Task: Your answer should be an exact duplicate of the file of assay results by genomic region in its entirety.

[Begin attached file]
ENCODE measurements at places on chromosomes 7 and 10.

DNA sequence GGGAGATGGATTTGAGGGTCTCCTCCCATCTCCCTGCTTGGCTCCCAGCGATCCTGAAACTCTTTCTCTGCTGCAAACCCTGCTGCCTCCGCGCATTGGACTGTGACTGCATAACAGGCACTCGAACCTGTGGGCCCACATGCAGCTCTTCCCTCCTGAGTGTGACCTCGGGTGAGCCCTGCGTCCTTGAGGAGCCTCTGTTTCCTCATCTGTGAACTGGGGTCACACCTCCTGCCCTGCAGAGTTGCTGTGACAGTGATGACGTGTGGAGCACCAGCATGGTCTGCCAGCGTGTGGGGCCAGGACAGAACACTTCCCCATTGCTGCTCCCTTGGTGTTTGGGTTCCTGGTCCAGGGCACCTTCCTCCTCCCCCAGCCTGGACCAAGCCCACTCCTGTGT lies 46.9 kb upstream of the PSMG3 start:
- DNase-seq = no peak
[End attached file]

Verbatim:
ENCODE measurements at places on chromosomes 7 and 10.

DNA sequence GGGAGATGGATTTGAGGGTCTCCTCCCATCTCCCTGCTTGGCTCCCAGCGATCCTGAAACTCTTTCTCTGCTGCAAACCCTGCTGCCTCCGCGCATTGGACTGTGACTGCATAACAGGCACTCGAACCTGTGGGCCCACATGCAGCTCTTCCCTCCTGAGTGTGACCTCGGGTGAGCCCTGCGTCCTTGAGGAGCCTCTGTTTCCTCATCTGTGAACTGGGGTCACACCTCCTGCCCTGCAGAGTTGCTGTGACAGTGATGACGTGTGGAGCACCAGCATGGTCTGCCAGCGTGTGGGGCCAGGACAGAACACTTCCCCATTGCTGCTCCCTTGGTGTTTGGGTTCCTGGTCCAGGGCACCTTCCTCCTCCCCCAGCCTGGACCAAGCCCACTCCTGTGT lies 46.9 kb upstream of the PSMG3 start:
- DNase-seq = no peak